Is purchasing power a reasonable measure of one’s wealth? The answer is yes and no. If the world was ending in a month and everyone had equal incentive to leverage their ability to consume goods and services to the highest degree, then purchasing power would be a great way to differentiate degrees of wealth from one another. Until this end of the world scenario is upon us, the ability to know the finances of a person or family to such a degree as to understand how much fiscal strain a purchase has caused is a pipe dream. Purchasing power would be a great measure, but it is only a guessing game once you get outside of your own finances.
The ultimate problem that comes from fixating on purchasing power is analogous to being in love with a house that has a shoddy foundation. At your fiscal base, do you have the foundation to sustain what you currently have and what you want in the future? This question is paramount, yet the fixation on purchasing completely bypasses the thought of sustainability and growth.
Constantly spending all or most of your disposable income creates a situation of dependency. Using debt to increase your ability to spend creates a situation of servitude. Financial freedom becomes a filthy concept in either situation because it is in direct opposition to the idea of purchasing power as the measure of wealth. It is comparable to the way selflessness and vanity seem to stand juxtaposed to one another.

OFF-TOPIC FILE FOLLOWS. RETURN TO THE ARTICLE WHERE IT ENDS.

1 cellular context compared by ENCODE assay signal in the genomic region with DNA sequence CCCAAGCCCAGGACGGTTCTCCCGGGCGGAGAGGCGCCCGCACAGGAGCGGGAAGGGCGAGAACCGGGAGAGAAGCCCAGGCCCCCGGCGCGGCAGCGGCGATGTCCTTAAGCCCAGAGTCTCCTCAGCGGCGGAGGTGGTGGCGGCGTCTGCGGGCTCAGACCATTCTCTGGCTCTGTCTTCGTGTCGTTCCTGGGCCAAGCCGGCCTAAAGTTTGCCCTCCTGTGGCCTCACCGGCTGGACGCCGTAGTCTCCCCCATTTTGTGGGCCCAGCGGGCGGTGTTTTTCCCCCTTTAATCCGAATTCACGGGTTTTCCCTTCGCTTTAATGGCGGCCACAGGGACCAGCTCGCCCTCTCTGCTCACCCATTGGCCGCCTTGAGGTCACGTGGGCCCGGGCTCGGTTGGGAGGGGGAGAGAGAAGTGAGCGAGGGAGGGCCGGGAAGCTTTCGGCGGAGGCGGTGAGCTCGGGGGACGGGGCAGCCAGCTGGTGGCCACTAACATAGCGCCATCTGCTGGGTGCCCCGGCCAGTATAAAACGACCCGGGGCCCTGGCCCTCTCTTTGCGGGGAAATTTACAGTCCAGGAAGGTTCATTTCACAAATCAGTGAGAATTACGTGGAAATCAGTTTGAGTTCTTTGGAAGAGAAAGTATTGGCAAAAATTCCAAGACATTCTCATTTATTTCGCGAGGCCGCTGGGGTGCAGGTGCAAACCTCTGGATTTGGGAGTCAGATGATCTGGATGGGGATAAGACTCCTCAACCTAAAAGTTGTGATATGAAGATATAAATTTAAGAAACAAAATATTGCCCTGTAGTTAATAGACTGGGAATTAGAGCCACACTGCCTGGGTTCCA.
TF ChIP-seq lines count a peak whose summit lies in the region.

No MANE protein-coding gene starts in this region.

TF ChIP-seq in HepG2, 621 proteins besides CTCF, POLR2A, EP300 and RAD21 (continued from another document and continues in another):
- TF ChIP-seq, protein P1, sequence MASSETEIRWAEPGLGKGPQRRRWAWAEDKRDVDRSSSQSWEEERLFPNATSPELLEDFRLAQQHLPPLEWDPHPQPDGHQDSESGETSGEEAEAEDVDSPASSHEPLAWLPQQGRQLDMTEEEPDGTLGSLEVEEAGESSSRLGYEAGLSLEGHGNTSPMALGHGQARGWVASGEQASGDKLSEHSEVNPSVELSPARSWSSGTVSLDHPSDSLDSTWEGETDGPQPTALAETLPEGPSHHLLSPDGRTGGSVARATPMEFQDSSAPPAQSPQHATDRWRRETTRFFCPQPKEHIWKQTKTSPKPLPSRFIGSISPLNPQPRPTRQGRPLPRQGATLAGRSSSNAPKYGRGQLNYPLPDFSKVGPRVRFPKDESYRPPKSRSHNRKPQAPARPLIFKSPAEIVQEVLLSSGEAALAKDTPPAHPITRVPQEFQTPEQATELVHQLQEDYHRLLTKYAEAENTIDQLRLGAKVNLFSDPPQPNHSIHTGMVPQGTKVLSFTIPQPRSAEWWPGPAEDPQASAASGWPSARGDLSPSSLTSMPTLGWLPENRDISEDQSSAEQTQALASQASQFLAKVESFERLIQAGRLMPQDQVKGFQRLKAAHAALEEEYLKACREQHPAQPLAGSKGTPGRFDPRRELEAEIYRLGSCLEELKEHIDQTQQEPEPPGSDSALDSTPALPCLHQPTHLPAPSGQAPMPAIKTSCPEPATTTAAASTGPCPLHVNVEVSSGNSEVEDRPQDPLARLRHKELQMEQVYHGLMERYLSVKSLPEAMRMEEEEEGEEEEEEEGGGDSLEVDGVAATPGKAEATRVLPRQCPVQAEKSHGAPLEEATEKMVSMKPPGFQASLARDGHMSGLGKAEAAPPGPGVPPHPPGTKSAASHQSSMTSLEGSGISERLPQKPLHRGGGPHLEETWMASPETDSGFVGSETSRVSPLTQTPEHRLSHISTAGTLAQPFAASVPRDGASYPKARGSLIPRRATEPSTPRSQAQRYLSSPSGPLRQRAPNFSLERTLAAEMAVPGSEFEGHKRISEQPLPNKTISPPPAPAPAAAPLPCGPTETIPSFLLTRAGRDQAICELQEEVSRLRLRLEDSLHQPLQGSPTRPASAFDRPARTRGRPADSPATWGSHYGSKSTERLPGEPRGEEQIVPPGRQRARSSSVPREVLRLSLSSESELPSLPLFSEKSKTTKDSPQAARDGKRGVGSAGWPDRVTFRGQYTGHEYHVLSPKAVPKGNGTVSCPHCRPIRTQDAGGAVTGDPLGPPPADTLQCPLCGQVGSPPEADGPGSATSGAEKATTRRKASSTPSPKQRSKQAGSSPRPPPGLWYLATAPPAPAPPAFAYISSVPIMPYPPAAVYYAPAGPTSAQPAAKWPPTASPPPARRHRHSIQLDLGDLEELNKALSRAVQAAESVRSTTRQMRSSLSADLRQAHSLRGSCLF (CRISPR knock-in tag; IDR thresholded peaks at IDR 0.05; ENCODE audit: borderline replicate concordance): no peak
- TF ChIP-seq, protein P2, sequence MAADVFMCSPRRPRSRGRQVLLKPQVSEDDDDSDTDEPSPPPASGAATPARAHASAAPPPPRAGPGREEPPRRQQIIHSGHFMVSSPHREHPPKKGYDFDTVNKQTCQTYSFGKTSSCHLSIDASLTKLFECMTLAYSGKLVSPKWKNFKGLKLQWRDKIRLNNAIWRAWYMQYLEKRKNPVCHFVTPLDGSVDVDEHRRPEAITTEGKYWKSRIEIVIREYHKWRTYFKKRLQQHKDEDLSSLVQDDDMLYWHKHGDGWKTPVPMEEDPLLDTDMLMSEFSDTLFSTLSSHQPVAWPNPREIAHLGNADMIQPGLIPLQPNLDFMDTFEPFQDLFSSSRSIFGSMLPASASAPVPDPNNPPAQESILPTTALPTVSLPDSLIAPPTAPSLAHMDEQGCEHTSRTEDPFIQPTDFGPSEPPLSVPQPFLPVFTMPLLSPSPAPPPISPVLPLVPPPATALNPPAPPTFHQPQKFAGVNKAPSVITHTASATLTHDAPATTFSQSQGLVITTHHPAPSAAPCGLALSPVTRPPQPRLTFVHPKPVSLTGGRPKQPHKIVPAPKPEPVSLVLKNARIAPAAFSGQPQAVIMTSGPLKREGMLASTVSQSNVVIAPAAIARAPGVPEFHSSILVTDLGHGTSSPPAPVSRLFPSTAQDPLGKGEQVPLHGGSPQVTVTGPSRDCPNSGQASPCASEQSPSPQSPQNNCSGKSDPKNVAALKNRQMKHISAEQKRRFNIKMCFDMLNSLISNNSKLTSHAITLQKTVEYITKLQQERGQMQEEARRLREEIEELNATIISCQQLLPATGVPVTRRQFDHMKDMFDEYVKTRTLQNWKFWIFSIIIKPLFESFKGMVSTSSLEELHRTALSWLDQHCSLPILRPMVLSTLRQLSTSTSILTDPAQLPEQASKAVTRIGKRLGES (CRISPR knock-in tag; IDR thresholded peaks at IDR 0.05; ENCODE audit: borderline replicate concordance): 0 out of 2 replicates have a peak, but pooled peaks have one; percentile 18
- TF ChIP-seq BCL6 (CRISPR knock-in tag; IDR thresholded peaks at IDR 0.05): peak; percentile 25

The alternative to purchasing power as a wealth indicator comes from investments. Investments are at the base of lasting systems that generate wealth. In this context, investments mean human capital gained through education and experience, savings and equities, land and other items that appreciate overtime and can be easily sold. This capital doesn’t eat, but feeds its host whether through regular wages, dividends, rent income, or other means. In contrast to the former philosophy, this personal finance system is geared towards sustainability and growth.
Each of us has a choice in life. We can either strive to be fiscally independent or dependent. Our philosophy has a lot to say in shaping the path we choose. Collectively, the path we choose will have ramifications. More dependency, whether on public or private streams of support, means something must be given up. What’s the opportunity cost? If we must depend more on the public dole or on private loans, then the capital that is used to fund such initiatives cannot be used for the thousand other possibilities that exist. The greater the dependency, the greater the ultimate drag created on the individuals life, family and cumulatively society, as well.